He sees the poor government response to Hurricane Katrina as a metaphor for the likely response to Peak Oil - too little, too late, so a lot of unpleasant consequences. It's not that peak oil is insoluble, in his view, it's that we won't do what it takes in time.
At the end of his presentation, he gave a list of resources and he plugged the Oil Drum, as a particularly good way to stay up-to-date!
In the Q&A afterwards, a questioner asked about nuclear energy. Heinberg basically said that while nuclear power plants could indeed be helpful, he felt that it would take a long time to ramp up the necessary changes, and nuclear power was also something that required a tremendous level of technical competence and organization to build and maintain. Thus in a world that was becoming less complex and more local, it was hard to see how it could be a major part of the solution.
Another questioner gave a comment to the effect that there's hardly any uranium reserves anyway and nuclear power wouldn't be cost effective without large subsidies - renewables such as wind were more cost effective. I don't believe either of those things are true, but he got applause.
And that led me to reflect. I think the attendees at this conference would a) not want to do nuclear, b) not want to do large scale LQHCs and coal because of global warming, and in general c) go back to a simpler, more local biomass based society, augmented by wind and solar were they aren't too environmentally damaging. Now, I haven't investigated it carefully enough yet, but my gut feel is that a society that low in energy usage could not feed 6.5 billion on the way to 9-10 billion people. Before 1750 we were feeding less than 1 billion people with biomass and wind energy, and there were plenty of famines. The efficiency of photosynthesis has not changed in the meantime.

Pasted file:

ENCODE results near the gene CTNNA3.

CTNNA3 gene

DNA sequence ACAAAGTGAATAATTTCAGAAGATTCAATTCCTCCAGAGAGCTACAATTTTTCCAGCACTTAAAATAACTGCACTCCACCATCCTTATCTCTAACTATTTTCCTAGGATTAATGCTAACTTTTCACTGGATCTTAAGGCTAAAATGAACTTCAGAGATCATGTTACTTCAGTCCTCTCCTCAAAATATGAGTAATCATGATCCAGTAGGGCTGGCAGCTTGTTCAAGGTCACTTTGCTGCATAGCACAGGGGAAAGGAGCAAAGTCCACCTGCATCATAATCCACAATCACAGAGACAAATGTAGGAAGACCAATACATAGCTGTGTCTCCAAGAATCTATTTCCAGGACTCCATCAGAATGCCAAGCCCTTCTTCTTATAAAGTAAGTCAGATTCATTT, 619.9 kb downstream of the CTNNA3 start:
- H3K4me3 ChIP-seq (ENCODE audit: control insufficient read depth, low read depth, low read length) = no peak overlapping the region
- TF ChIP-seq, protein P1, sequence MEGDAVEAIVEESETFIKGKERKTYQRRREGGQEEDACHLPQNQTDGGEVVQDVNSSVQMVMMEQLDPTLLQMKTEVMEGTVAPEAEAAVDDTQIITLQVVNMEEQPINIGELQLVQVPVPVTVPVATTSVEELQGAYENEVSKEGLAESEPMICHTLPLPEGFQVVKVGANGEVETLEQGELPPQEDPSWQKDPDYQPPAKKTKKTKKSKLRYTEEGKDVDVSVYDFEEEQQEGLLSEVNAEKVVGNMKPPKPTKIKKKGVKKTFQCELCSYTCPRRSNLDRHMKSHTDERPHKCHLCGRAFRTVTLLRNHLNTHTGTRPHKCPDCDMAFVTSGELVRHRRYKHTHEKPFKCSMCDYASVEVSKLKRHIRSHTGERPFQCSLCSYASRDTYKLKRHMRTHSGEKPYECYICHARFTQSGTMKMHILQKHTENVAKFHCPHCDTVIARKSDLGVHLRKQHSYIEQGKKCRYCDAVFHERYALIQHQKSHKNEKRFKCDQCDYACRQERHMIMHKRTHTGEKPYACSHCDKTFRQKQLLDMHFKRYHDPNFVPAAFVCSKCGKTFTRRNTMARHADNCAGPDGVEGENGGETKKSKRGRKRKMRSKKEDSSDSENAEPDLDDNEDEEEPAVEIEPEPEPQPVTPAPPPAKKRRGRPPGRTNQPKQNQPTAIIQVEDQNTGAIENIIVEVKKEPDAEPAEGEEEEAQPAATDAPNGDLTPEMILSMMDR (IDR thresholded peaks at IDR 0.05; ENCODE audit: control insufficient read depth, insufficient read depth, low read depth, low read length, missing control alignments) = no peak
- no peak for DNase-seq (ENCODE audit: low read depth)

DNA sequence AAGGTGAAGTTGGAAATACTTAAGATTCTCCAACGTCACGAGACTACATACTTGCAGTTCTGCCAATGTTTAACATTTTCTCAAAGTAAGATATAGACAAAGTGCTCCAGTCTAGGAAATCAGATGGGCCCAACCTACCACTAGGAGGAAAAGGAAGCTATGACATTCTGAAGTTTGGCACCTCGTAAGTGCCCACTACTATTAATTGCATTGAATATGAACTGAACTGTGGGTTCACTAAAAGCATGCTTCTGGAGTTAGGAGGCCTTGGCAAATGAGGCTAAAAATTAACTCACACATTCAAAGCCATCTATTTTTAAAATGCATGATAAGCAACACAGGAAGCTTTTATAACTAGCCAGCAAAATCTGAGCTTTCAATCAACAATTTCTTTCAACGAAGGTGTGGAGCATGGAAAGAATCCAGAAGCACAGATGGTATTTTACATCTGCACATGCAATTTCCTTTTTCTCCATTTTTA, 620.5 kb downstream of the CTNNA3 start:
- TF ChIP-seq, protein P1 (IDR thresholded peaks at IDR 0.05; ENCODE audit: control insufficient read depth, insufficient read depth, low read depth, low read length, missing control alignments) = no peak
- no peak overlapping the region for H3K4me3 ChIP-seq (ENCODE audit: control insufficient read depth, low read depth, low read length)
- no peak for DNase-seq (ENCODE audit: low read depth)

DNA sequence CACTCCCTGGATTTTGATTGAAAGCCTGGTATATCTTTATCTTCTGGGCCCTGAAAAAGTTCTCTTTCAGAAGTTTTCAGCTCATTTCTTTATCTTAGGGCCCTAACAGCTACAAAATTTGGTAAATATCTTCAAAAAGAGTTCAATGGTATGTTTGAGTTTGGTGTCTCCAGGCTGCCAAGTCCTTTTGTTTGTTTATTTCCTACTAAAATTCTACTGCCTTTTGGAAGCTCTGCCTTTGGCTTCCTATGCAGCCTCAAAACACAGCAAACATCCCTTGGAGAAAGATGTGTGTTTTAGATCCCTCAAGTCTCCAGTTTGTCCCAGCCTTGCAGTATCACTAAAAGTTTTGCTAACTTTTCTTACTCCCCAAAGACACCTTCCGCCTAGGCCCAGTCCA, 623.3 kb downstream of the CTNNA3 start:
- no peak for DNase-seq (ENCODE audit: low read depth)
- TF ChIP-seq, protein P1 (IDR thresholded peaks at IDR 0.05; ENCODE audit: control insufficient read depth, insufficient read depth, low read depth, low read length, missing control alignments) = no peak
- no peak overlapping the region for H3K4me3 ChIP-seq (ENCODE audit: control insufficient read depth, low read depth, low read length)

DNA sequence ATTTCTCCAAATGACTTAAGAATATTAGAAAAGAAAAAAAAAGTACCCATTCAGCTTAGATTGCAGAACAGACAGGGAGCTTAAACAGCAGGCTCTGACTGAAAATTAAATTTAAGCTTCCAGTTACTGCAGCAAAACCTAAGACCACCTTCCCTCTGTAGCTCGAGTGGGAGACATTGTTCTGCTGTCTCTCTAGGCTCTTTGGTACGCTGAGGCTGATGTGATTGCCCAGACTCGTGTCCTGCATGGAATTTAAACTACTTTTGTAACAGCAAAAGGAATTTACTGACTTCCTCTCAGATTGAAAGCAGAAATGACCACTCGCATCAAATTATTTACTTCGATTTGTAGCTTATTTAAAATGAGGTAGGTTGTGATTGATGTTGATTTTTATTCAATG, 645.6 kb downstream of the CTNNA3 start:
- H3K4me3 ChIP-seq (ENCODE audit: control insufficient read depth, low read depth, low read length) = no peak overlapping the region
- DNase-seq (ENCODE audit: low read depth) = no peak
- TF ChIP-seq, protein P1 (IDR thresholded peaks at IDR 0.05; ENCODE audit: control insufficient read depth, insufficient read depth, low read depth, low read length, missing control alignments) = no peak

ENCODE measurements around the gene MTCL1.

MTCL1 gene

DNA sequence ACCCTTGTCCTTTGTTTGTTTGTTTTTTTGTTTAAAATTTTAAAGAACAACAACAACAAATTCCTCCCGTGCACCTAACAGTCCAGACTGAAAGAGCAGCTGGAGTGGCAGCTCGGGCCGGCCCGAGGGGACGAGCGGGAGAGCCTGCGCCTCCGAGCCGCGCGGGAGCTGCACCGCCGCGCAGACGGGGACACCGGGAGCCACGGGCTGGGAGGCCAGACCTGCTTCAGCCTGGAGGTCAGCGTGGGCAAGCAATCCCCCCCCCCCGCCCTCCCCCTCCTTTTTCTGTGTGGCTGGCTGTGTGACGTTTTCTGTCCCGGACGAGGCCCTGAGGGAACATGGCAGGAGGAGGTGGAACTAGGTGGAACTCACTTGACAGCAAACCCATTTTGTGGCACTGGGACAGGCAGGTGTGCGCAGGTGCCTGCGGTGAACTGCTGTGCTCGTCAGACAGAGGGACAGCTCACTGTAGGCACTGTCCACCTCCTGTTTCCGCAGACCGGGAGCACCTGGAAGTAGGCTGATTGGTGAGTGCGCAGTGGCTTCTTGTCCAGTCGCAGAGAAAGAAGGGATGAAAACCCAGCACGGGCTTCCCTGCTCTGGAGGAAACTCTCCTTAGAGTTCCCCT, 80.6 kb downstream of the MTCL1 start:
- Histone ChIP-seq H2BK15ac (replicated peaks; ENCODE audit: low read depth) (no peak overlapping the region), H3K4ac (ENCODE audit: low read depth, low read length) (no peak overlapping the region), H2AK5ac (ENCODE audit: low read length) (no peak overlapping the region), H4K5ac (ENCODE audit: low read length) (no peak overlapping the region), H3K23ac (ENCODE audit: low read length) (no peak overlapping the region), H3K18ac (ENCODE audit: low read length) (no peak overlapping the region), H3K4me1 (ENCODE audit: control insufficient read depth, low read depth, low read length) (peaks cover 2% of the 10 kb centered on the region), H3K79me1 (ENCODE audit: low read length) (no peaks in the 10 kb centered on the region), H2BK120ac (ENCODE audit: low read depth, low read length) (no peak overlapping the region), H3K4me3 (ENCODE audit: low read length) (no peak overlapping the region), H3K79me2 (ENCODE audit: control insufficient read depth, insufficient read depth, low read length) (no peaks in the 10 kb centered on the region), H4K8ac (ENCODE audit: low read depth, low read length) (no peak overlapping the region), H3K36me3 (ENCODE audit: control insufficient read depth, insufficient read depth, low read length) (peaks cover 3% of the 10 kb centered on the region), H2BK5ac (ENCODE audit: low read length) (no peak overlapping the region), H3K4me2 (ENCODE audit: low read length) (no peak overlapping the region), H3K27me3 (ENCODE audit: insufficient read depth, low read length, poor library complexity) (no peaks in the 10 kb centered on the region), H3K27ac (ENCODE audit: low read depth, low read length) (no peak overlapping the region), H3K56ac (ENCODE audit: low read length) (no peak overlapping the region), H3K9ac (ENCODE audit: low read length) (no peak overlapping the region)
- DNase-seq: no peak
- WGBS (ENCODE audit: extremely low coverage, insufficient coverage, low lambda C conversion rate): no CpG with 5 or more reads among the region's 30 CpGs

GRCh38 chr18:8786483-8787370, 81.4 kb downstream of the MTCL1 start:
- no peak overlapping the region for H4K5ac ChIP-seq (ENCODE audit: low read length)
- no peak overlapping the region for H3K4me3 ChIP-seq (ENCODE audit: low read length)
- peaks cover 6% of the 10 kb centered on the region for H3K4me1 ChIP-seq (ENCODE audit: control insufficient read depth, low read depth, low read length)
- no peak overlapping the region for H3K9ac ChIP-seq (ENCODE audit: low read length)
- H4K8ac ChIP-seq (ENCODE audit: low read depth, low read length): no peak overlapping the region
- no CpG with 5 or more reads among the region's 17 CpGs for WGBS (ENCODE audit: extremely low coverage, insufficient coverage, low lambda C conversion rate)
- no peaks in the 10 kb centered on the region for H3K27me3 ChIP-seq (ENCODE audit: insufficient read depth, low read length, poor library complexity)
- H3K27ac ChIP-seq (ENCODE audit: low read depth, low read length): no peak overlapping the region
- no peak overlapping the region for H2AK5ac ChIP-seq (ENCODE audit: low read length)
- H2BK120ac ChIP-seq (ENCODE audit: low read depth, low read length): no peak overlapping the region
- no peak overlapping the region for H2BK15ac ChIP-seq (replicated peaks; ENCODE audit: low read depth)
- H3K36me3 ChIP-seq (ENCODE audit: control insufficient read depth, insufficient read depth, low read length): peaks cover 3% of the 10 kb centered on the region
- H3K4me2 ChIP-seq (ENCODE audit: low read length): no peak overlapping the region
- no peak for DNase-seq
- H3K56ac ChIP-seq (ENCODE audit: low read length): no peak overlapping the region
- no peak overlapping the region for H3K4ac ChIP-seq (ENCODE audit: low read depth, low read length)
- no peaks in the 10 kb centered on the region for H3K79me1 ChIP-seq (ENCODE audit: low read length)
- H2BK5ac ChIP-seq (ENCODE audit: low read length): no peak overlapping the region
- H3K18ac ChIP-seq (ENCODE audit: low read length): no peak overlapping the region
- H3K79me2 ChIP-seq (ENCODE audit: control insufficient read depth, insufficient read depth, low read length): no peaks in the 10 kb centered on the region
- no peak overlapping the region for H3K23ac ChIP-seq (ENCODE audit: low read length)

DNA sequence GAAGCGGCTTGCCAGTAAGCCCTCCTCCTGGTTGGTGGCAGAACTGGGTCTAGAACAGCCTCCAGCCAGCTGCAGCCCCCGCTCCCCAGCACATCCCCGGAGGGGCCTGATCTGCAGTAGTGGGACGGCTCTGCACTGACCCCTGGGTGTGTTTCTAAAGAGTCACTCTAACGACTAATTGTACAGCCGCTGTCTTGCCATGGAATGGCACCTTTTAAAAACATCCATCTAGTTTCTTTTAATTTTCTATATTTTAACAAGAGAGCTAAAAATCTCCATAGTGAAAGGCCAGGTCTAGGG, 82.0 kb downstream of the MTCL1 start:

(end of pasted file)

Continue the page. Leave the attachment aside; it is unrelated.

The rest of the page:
So I think that's going to be my mission while I'm here amongst the eco-folks. I'm going to see if I can find somebody who can give me a convincing quantitative argument that there's a way to organize a society of 10 billion humans who all get fed reasonably without using fossil fuels and without using nuclear energy. You can talk till you're blue in the face about local sustainability on the village scale, but if there isn't a path to doing it on a global scale without massive die-off, then it's not a good direction to try and go in.